Original Article

Predictability of Atrial Fibrillation in Patients having Coronary Artery Bypass Graft Surgery, Based on Selvester Score


  • Dinçer UYSAL
  • Mevlüt Serdar KUYUMCU

Received Date: 27.10.2020 Accepted Date: 12.12.2020 Nam Kem Med J 2021;9(1):31-38


Patients having coronary artery bypass graft (CABG) surgery are influenced mostly by atrial fibrillation (AF), with the peak incidence of 16-44%. Due to post-operative AF (POAF), patients may be hospitalized for longer periods, require intensive care unit care again, necessitate more healthcare resources and even undergo congestive heart failure or stroke. Recent studies have shown that the size of the ventricular scar might be used as an indicator in the pathophysiology of AF. Selvester score was developed for the measurement of myocardial scar volume in patients with abnormal ventricular conduction, reporting its prognostic value in AF. Thus, we aim to investigate a likely relationship of POAF and the Selvester scoring system.

Materials and Methods:

This retrospective study included 180 patients with CABG from 2017 August to 2018 September. The obtained data had been analyzed in separate cohort of patients with POAF (n=50) and with post-operative sinus rhythm (PSR) (n=130). Intergroup comparisons were made using Selvester scores in particular.


The POAF group had higher Selvester scores (p<0.001), score of SYNTAX (p=0.039), serum high-sensitivity C-reactive protein levels (p=0.026), mean age (p<0.001), hypertrophy of left ventricul (LVH) (p=0.019) and hypertension (p=0.007) and decrased ejection fraction (LVEF) (p<0.001) than the PSR group. Logistic multivariable regression analyses showed that there were an independent association of LVH (p=0.041), LVEF (p=0.004), older age (p=0.008) and higher Selvester score (p<0.001) with POAF.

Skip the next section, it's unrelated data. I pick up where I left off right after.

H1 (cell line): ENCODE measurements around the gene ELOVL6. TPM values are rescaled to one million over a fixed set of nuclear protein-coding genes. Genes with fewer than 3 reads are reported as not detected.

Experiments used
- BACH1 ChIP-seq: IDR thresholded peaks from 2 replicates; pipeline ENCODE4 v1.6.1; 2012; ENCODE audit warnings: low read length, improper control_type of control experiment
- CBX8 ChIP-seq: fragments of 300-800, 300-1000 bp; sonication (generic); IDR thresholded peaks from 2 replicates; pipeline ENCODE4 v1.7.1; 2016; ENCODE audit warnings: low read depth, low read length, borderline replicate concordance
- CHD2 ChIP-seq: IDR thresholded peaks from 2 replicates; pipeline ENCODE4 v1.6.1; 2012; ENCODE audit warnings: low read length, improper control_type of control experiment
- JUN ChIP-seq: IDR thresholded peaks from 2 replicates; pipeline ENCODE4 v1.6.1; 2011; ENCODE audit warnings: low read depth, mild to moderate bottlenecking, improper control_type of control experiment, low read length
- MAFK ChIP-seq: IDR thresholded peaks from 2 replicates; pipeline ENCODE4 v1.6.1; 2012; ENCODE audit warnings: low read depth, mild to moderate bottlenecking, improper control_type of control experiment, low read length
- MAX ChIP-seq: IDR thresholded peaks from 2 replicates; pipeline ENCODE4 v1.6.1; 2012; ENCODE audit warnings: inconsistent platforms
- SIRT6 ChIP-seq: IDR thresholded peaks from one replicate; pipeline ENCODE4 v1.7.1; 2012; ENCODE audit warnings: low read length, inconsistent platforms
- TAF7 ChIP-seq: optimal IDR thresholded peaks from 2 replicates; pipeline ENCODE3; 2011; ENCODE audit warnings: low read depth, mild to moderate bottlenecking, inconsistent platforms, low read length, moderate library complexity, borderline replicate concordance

Higher scores in Selvester scoring system are closely related to POAF, and Selvester score is a potential indicator for POAF.

Keywords: Post-operative atrial fibrillation, Selvester score, coronary artery bypass graft surgery


Patients having coronary artery bypass graft (CABG) surgery are influenced mostly from atrial fibrillation (AF), with the peak incidence of 16-44%1,2. Due to post-operative AF (POAF), patients may be longer hospitalized, require intensive care unit again, necessitate more healthcare resources and even undergo congestive heart failure or stroke3-6. In order to lower the morbidity and mortality rates from such a frequent complication, preoperative risk factors should essentially be identified along with the development of clinical predictive models and prophylactic strategies7,8. In patients under 70 years of age, who undergo CABG, the incidence of AF in the first post-operative year is higher, indicating its association with higher renal dysfunction and infection9-13.

For cardiac examination, the twelve-lead electrocardiogram (ECG) is commonly used because of its cost-efficiency, non-invasiveness, reproducibility, quickness, and portability. There are several predictors for the prognosis of AF considering abnormalities on ECG including fragmented QRS or bundle branch block and longer duration of QRS14,15. The Selvester model became a novel scoring system of QRS in 1980s, consisting of 32 points corresponding to the sections of left ventricular (LV) mass, about 3% each (Figure 1)16. Additionally, the Selvester score was developed for measurement of myocardial scar volume in patients with abnormal ventricular conduction, reporting its prognostic value in AF. A research has recently shown that ventricular scar size may have a part in the pathophysiology of AF17.

In the light of these findings, we aim in this study to investigate a likely association between POAF and Selvester scoring system.


We first retrospectively evaluated a total of 208 patients with a history of on-pump isolated CABG at Süleyman Demirel University, Faculty of Medicine Research and Training Hospital. The exclusion criteria were identified as several risk factors including chronic obstructive pulmonary disease (n=2), valvular heart diseases (n=5), preoperative AF or flutter (n=8), additional surgical intervention (n=4), renal insufficiency (n=3), preoperative inotropic or mechanical support (n=2), and recurrent surgery or emergency coronary surgery (n=4) considering that these could develop AF.